Czech change on THC limit sets an example for other EU states

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Amendments to Czech law that would raise the national THC limit for industrial hemp to 1.0% could spark other EU countries to revisit their current limits. But the change is not likely to affect farmers, who can’t qualify for subsidies if their hemp crops are over the EU limit of 0.2%, and food and cosmetics rules still must be changed to establish a legal pathway to market for those products.

Czech President Miloš Zeman is expected to sign the bill after the Parliament’s Chamber of Deputies sent it to his desk earlier this month.

Changing the amount of THC allowable in hemp plants to 1.0% would put the Czech limit well beyond that of the EU, even after the European Parliament voted last October to increase the authorized THC level for industrial hemp “on the field” from 0.2% to 0.3%.

Farm subsidies critical

In addition to direct cash offsets, many European farmers growing hemp have depended on direct subsidies or EU Rural Development Programme funds as security for agricultural loans and deferred payments. To be eligible for those funds, farmers’ crops may not go beyond the EU’s 0.2% THC limit despite local laws which may be different.

But the Czech law pushing the THC level beyond the EU limit could nonetheless serve as a beacon to other member states, stakeholders say.

“It’s definitely an interesting signal to other EU countries, and maybe it can eventually help to bring the European THC level to 1.0% in the long run,” said Boris Baňas, Chief Sales Officer at Czech-based CBDepot, who estimated that process could take “more than a year or two.”

While the EU-wide change to 0.3% THC is not expected to be in effect until 2023, member states are now in the process of adjusting their national laws to align with the updated limit after the change was included in the most recent round of Common Agricultural Policy (CAP) reforms.

Trend to 1.0% THC

Many nations around the world are establishing 1.0% THC as their national limits, breaking with the generally accepted global guidance of 0.3% that has been observed since hemp re-emerged in the 1990s.

“Many countries are at 1% already, including Switzerland and Australia,” said veteran American cannabis consultant Richard Rose, who has suggested that certification of hemp varieties should imply legal THC levels. “Not testing THC for approved varieties is what I’ve been advocating for years, since government certification should count for SOMEthing,” Rose said.

The higher limit is important especially for CBD producers; higher THC means higher levels of CBD, as the two compounds rise in proportion. For farmers, it means much less risk of their crops going “hot,” or over the allowable THC level.

“EIHA welcomes this modern approach to THC limits, which is in line with the global development of commercial hemp cultivation,” European Industrial Hemp Association President Daniel Kruse said of the new Czech law.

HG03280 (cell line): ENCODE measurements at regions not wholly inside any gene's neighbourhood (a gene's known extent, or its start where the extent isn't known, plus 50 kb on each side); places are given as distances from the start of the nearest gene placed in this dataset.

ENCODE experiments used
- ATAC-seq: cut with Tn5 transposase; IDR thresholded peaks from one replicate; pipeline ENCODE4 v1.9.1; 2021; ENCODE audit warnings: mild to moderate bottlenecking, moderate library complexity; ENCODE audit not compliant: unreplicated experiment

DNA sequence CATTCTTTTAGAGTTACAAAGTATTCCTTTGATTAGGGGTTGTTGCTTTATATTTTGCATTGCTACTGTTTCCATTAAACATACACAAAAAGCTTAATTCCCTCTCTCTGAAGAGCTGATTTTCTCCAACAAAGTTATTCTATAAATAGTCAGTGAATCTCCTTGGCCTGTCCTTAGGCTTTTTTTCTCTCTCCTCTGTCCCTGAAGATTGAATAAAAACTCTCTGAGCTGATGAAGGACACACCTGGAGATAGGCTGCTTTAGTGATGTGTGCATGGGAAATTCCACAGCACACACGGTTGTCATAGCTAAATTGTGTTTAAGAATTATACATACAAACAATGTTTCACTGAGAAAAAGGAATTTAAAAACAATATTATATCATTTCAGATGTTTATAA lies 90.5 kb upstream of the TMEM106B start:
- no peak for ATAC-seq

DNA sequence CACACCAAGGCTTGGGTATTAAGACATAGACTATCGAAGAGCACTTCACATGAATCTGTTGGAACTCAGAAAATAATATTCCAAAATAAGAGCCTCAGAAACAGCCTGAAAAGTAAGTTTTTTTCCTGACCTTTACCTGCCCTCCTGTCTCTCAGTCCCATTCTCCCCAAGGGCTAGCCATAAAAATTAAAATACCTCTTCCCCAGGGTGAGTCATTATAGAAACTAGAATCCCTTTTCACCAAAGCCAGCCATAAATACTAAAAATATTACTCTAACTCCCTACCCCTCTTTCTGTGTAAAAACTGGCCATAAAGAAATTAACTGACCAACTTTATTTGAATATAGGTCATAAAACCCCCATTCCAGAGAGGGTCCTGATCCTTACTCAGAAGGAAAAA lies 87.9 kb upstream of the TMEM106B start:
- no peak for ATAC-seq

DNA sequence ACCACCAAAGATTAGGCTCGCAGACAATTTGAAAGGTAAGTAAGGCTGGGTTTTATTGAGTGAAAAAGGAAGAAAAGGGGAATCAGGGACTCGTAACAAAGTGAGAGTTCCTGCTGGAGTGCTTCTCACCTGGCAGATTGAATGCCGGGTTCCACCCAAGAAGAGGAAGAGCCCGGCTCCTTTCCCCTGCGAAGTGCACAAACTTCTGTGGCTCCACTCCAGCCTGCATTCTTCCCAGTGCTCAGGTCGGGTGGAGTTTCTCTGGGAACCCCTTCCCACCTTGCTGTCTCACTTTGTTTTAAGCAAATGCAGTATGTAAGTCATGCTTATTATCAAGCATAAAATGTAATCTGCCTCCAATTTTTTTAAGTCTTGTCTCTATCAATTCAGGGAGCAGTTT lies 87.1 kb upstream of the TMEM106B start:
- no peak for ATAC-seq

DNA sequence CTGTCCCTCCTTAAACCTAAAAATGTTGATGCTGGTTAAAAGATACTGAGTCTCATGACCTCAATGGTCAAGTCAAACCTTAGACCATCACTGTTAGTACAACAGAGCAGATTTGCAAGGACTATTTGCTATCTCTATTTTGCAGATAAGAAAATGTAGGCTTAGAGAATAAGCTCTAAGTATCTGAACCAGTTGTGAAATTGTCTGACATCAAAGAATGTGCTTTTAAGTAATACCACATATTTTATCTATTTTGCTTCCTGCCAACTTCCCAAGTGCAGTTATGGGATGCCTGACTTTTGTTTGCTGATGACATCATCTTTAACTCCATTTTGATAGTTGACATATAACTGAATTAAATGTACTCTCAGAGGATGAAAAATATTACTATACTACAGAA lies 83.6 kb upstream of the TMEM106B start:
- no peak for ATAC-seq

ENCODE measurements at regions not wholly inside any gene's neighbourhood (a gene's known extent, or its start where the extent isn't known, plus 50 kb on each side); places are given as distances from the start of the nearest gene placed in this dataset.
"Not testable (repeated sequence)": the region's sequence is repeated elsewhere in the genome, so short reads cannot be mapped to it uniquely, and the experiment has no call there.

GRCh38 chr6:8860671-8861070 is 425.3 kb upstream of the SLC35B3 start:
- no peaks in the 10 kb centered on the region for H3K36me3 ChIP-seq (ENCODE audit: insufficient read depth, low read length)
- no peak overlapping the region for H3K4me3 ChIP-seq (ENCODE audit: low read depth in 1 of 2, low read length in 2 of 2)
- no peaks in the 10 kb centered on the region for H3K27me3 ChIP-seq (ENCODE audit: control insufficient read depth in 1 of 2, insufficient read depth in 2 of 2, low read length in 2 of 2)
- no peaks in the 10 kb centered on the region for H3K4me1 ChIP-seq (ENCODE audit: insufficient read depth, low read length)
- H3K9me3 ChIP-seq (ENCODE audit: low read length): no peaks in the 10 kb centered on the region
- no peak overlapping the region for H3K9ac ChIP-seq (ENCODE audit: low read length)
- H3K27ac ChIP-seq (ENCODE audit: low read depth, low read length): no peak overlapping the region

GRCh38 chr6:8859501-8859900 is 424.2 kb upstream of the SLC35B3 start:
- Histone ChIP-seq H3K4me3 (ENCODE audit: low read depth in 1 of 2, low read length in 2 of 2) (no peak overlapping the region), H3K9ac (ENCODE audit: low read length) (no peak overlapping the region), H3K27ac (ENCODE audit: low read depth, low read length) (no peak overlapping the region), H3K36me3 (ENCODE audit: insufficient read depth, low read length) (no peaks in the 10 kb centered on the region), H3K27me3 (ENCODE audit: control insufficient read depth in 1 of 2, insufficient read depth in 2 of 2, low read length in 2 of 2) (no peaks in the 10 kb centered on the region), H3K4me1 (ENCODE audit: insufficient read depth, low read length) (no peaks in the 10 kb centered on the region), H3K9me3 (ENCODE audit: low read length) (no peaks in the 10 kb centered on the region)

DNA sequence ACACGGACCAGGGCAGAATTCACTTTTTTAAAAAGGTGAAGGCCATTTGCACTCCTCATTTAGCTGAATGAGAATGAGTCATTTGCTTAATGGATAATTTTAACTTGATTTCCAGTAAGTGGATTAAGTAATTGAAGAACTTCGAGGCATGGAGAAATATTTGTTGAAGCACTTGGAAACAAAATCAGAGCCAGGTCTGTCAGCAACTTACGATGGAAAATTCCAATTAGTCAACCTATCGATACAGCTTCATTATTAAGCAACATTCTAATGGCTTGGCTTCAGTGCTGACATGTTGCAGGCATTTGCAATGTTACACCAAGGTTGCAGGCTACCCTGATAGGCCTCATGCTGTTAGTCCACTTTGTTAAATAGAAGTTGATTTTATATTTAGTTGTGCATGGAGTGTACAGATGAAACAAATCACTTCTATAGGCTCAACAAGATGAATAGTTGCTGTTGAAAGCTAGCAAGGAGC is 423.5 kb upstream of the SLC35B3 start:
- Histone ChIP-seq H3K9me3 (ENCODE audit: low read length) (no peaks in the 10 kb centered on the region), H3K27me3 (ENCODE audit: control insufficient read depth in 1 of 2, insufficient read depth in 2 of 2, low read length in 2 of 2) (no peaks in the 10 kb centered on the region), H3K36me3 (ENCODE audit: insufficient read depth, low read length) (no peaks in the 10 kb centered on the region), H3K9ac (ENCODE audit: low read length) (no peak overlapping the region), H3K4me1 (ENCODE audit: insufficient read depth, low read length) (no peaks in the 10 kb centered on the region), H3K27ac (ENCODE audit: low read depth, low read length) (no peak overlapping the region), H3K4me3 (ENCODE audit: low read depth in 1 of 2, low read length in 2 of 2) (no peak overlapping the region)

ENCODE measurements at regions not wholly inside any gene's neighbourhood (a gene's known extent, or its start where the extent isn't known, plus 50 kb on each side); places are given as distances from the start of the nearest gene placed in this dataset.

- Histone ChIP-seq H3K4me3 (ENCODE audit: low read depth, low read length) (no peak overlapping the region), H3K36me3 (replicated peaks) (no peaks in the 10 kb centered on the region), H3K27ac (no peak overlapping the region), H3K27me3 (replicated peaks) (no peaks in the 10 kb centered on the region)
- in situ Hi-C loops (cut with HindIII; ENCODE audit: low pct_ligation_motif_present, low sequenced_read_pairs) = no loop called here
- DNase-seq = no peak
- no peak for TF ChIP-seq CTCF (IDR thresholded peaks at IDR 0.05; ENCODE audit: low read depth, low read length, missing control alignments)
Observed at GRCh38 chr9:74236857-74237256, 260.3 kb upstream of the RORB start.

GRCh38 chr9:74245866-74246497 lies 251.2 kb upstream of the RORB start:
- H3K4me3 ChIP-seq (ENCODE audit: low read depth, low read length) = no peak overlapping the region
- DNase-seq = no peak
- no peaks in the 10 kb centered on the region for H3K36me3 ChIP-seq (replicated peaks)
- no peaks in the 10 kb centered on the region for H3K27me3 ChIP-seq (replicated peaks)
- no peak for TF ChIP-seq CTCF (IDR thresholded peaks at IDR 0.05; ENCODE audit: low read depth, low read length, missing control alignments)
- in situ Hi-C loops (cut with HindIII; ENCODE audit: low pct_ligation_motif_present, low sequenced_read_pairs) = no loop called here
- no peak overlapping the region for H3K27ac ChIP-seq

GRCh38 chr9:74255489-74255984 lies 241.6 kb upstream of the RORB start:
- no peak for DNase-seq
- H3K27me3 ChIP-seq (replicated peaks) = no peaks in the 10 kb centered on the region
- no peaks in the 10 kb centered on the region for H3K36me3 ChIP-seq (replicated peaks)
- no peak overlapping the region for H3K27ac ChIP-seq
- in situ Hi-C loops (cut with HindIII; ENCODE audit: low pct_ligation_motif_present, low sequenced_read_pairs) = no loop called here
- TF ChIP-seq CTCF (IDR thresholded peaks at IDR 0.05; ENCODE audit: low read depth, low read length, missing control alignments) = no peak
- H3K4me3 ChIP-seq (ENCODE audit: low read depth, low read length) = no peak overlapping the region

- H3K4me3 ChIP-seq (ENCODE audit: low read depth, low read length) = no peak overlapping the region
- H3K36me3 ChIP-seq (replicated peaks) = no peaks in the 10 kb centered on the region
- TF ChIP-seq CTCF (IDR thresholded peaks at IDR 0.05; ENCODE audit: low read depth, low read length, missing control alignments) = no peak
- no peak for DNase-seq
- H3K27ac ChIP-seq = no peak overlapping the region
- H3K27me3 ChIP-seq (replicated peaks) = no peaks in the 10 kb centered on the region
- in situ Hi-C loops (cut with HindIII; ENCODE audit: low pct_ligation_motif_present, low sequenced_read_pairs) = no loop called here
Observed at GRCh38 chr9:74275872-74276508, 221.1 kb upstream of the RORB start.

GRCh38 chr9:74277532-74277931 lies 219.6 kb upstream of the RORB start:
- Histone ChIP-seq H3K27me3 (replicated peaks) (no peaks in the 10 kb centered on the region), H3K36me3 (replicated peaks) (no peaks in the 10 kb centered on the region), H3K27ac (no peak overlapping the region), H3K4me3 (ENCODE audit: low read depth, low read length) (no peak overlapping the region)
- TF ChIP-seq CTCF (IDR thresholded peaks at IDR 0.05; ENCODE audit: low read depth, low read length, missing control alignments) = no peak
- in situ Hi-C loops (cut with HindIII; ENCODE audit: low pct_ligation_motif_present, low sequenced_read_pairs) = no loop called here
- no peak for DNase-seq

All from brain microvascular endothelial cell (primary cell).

Decriminalizing extracts

Aside from resetting the THC limit for hemp “on the field,” the new law would mean possession of hemp extracts and tinctures with less than 1% THC won’t be considered a criminal act. “But it doesn’t mean you can infuse any food or cosmetics as such,” Baňas said. Those rules must still be changed to create a legal market.

In a report to Czech Senators outlining the new law, CzecHemp, a stakeholder cluster, said the package of amendments “opens the possibility to manufacture and market products up to a maximum of 1.0% of tetrahydrocannabinol,” but notes that provisions in the new law are “without prejudice to other regulations,” and that products “must be safe and non-misuse.”

While the new law won’t lead to immediate marketability of food and cosmetics, it would decriminalize hemp-based health aids or “cosmetics” often home-made by Czech seniors, according to CzecHemp.

Little effect on processing

While the THC limit change could lead to more latitude and less bureaucracy for extractors, Baňas is skeptical about that. “THC often goes over 1% in hemp processing,” he said. “That means those companies will still need to have authorization for handling that material.”

Under the updated medical cannabis provisions in the new law, multiple licensed private groups could be authorized to manufacture medical cannabis products. Proponents say the changes would expand the availability and diversity of products through competition certain to drive down prices to patients.

In other interpretations from CzecHemp, the new law also:

  • Introduces the term “technical hemp,” (industrial hemp) defined as a plant which comes from seeds listed in the European Catalog or from which hemp with a content of up to 1% THC can be produced.
  • Removes a requirement that processors of “technical cannabis” have authorization to handle addictive substances.
  • Establishes the term “hemp extract for medical use” defined as “intended for the preparation of an individually prepared medicinal product.” CzecHemp said the State Institute for Drug Control must still amend existing legislation to set conditions for “prescribing, preparation, distribution, dispensing and use of individually prepared medicinal products containing cannabis for therapeutic use.”

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